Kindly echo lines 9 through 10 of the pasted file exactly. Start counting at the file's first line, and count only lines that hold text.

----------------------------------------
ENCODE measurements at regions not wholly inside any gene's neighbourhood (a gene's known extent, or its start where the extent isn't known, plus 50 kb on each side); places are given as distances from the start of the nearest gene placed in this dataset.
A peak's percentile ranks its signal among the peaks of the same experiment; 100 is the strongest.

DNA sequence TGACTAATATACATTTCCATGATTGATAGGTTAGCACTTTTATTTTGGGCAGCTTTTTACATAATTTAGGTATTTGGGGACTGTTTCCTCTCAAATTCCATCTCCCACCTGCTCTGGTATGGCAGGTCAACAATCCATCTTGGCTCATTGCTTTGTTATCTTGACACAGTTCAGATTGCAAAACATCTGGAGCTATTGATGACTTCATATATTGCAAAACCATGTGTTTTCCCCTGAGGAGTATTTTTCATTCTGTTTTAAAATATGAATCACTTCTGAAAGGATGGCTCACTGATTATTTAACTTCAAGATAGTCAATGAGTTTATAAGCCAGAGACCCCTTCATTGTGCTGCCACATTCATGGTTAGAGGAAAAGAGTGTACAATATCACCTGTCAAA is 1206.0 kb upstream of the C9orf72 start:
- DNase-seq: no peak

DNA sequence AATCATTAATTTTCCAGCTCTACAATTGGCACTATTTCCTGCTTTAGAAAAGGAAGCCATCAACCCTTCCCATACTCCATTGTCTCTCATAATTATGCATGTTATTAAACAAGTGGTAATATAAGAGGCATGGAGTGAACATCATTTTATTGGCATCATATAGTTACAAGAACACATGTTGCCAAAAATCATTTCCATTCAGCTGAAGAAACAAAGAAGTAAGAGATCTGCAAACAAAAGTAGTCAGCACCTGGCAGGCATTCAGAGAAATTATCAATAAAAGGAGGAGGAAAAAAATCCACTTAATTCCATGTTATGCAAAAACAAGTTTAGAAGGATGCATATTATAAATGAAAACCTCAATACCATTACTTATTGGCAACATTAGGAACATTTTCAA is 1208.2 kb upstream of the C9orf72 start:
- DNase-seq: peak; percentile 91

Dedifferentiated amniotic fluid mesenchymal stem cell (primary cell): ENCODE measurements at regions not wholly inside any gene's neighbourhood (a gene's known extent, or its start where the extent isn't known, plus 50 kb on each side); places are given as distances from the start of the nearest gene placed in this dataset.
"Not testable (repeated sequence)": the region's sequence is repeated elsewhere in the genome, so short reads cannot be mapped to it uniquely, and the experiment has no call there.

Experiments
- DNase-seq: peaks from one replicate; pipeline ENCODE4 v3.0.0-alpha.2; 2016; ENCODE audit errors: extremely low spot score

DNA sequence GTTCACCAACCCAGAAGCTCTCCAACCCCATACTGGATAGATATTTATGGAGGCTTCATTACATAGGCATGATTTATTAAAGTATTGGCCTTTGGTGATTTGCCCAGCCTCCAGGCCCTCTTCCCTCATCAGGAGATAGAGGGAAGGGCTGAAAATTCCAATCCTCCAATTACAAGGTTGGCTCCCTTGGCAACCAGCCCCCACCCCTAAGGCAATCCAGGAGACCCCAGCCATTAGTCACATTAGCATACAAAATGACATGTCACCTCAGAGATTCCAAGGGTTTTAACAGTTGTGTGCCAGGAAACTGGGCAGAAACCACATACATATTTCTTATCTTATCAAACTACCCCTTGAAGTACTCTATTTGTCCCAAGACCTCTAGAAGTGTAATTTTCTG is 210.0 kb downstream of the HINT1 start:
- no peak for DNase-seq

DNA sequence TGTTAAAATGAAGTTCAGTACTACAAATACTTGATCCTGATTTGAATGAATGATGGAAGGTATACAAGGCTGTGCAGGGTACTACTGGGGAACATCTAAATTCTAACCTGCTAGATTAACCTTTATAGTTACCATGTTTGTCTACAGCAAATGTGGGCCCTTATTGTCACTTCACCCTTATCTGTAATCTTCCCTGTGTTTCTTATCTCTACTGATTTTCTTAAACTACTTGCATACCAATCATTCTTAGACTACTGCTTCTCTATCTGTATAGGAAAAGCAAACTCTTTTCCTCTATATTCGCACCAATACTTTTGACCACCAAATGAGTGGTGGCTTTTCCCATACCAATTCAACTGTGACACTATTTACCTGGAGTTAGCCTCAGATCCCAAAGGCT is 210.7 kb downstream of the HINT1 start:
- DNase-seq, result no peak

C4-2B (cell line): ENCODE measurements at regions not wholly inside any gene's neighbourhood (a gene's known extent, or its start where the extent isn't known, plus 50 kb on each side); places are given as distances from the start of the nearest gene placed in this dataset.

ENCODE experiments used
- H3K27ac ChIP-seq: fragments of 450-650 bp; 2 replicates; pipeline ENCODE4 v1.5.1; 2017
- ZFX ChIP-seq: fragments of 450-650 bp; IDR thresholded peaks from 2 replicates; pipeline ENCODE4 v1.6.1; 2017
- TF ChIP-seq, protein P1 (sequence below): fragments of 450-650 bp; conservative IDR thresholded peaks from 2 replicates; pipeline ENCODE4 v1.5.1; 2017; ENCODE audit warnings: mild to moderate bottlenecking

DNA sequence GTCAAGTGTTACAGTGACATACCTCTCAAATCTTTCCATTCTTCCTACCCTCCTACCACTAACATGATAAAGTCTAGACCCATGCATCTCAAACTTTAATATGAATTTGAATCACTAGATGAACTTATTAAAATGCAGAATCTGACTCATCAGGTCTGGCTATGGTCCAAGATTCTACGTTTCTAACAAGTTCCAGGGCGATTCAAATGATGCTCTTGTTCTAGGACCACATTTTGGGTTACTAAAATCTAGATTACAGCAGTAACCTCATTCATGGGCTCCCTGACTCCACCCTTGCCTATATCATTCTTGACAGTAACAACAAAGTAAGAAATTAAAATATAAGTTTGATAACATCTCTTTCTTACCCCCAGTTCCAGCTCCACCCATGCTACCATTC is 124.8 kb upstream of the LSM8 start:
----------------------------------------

Experiments
- DNase-seq: peaks from one replicate; pipeline ENCODE4 v3.0.0-alpha.2; 2016; ENCODE audit errors: extremely low spot score